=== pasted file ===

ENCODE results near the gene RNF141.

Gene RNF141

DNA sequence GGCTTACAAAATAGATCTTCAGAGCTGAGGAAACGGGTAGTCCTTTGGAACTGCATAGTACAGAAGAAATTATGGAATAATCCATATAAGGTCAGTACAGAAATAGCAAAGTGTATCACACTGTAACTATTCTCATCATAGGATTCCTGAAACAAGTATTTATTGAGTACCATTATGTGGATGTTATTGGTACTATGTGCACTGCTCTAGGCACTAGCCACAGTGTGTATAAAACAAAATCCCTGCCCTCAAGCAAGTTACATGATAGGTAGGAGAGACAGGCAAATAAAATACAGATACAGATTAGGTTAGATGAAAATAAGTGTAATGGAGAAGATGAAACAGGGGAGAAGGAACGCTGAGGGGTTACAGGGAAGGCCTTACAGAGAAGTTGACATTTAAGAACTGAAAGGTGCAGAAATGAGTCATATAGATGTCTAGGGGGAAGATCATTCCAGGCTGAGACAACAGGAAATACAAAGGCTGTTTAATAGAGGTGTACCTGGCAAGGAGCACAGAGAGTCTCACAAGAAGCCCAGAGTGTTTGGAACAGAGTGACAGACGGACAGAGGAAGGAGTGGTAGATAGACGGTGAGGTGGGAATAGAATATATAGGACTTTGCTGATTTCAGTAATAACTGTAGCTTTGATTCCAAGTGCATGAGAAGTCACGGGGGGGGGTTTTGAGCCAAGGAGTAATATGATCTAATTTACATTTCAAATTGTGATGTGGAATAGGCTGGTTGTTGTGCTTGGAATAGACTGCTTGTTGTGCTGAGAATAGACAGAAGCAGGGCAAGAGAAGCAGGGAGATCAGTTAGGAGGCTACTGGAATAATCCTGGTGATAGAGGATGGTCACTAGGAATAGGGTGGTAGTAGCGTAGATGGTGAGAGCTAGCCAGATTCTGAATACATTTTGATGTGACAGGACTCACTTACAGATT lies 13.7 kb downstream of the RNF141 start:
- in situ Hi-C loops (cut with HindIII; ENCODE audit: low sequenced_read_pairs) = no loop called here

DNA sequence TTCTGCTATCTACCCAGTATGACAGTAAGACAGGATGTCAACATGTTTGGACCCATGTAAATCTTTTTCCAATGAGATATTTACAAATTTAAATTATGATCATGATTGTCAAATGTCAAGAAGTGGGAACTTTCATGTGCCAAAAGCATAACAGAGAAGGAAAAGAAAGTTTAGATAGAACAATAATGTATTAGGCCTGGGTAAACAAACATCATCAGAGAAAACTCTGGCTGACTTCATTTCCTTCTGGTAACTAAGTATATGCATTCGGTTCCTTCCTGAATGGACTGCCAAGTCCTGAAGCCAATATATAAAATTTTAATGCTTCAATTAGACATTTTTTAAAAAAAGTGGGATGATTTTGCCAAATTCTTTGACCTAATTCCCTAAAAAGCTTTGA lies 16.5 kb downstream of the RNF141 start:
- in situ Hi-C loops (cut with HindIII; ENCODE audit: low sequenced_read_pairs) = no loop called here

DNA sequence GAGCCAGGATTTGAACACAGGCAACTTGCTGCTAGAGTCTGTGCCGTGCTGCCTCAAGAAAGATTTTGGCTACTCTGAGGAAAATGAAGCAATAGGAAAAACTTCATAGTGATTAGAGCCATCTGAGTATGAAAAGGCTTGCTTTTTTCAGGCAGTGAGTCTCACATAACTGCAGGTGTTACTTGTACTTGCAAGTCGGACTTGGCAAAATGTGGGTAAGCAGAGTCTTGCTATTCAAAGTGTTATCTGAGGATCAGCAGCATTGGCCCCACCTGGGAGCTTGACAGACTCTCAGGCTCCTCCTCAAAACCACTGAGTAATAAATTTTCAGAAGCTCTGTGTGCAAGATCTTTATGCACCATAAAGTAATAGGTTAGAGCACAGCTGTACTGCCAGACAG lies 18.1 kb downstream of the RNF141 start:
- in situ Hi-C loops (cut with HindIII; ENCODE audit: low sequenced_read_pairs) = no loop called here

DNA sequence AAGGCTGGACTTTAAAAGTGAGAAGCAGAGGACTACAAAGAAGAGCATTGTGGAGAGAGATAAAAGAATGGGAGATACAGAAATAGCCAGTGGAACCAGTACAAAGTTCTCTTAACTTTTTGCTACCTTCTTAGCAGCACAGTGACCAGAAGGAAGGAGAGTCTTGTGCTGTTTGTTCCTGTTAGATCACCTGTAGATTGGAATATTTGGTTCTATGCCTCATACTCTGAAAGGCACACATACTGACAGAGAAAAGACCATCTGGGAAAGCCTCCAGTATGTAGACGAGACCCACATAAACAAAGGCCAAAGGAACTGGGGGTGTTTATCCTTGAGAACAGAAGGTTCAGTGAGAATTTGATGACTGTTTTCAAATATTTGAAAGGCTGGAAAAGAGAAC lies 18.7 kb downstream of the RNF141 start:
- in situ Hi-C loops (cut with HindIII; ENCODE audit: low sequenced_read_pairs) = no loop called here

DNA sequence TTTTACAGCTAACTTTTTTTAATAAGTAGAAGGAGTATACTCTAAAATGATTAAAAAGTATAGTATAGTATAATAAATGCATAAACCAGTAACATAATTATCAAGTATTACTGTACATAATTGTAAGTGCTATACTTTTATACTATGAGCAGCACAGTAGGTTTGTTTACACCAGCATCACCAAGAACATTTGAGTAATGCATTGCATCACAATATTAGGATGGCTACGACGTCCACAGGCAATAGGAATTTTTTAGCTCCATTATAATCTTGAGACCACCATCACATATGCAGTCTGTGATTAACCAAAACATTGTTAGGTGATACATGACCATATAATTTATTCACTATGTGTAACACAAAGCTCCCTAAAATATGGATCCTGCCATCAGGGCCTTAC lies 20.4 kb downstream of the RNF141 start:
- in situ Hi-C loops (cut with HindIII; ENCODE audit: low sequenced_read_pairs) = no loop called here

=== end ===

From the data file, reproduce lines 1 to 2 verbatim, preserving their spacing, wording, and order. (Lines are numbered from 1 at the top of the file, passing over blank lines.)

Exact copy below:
ENCODE results near the gene RNF141.

Gene RNF141